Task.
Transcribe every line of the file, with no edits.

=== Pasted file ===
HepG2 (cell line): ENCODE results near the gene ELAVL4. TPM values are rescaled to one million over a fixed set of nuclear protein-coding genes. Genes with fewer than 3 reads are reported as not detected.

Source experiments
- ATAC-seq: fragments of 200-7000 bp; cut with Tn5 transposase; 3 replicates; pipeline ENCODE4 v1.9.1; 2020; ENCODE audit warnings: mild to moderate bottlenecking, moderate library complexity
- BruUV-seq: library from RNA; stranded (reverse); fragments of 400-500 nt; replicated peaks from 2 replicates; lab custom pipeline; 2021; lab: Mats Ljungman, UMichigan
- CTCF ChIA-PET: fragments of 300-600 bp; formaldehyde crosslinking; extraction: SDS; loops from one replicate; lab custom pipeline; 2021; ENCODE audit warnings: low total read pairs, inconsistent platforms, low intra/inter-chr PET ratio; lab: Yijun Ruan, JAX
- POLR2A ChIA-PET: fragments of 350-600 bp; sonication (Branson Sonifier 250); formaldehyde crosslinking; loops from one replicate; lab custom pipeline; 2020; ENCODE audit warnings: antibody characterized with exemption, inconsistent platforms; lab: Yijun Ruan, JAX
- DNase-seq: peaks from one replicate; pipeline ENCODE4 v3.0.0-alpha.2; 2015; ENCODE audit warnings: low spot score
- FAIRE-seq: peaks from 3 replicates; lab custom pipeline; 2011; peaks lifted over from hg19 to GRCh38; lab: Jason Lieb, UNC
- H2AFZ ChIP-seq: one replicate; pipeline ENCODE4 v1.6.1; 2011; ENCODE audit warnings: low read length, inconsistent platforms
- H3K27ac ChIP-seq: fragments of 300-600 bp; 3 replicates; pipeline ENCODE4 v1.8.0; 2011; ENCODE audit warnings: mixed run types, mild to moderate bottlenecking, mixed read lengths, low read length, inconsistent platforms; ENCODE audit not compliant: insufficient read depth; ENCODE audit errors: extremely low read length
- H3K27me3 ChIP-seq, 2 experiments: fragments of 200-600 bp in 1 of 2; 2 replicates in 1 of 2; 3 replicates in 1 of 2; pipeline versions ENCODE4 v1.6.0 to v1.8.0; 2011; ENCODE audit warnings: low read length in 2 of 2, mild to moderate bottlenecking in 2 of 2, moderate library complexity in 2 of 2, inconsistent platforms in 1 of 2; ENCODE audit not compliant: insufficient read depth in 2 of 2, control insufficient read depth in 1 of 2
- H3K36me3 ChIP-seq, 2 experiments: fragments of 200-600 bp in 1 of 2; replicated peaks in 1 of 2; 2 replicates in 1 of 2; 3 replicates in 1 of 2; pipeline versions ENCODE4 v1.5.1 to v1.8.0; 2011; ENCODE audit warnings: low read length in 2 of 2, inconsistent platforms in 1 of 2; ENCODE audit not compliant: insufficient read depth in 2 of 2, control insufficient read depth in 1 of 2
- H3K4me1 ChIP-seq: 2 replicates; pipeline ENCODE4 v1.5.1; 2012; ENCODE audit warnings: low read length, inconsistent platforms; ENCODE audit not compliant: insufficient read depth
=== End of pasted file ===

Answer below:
HepG2 (cell line): ENCODE results near the gene ELAVL4. TPM values are rescaled to one million over a fixed set of nuclear protein-coding genes. Genes with fewer than 3 reads are reported as not detected.

Source experiments
- ATAC-seq: fragments of 200-7000 bp; cut with Tn5 transposase; 3 replicates; pipeline ENCODE4 v1.9.1; 2020; ENCODE audit warnings: mild to moderate bottlenecking, moderate library complexity
- BruUV-seq: library from RNA; stranded (reverse); fragments of 400-500 nt; replicated peaks from 2 replicates; lab custom pipeline; 2021; lab: Mats Ljungman, UMichigan
- CTCF ChIA-PET: fragments of 300-600 bp; formaldehyde crosslinking; extraction: SDS; loops from one replicate; lab custom pipeline; 2021; ENCODE audit warnings: low total read pairs, inconsistent platforms, low intra/inter-chr PET ratio; lab: Yijun Ruan, JAX
- POLR2A ChIA-PET: fragments of 350-600 bp; sonication (Branson Sonifier 250); formaldehyde crosslinking; loops from one replicate; lab custom pipeline; 2020; ENCODE audit warnings: antibody characterized with exemption, inconsistent platforms; lab: Yijun Ruan, JAX
- DNase-seq: peaks from one replicate; pipeline ENCODE4 v3.0.0-alpha.2; 2015; ENCODE audit warnings: low spot score
- FAIRE-seq: peaks from 3 replicates; lab custom pipeline; 2011; peaks lifted over from hg19 to GRCh38; lab: Jason Lieb, UNC
- H2AFZ ChIP-seq: one replicate; pipeline ENCODE4 v1.6.1; 2011; ENCODE audit warnings: low read length, inconsistent platforms
- H3K27ac ChIP-seq: fragments of 300-600 bp; 3 replicates; pipeline ENCODE4 v1.8.0; 2011; ENCODE audit warnings: mixed run types, mild to moderate bottlenecking, mixed read lengths, low read length, inconsistent platforms; ENCODE audit not compliant: insufficient read depth; ENCODE audit errors: extremely low read length
- H3K27me3 ChIP-seq, 2 experiments: fragments of 200-600 bp in 1 of 2; 2 replicates in 1 of 2; 3 replicates in 1 of 2; pipeline versions ENCODE4 v1.6.0 to v1.8.0; 2011; ENCODE audit warnings: low read length in 2 of 2, mild to moderate bottlenecking in 2 of 2, moderate library complexity in 2 of 2, inconsistent platforms in 1 of 2; ENCODE audit not compliant: insufficient read depth in 2 of 2, control insufficient read depth in 1 of 2
- H3K36me3 ChIP-seq, 2 experiments: fragments of 200-600 bp in 1 of 2; replicated peaks in 1 of 2; 2 replicates in 1 of 2; 3 replicates in 1 of 2; pipeline versions ENCODE4 v1.5.1 to v1.8.0; 2011; ENCODE audit warnings: low read length in 2 of 2, inconsistent platforms in 1 of 2; ENCODE audit not compliant: insufficient read depth in 2 of 2, control insufficient read depth in 1 of 2
- H3K4me1 ChIP-seq: 2 replicates; pipeline ENCODE4 v1.5.1; 2012; ENCODE audit warnings: low read length, inconsistent platforms; ENCODE audit not compliant: insufficient read depth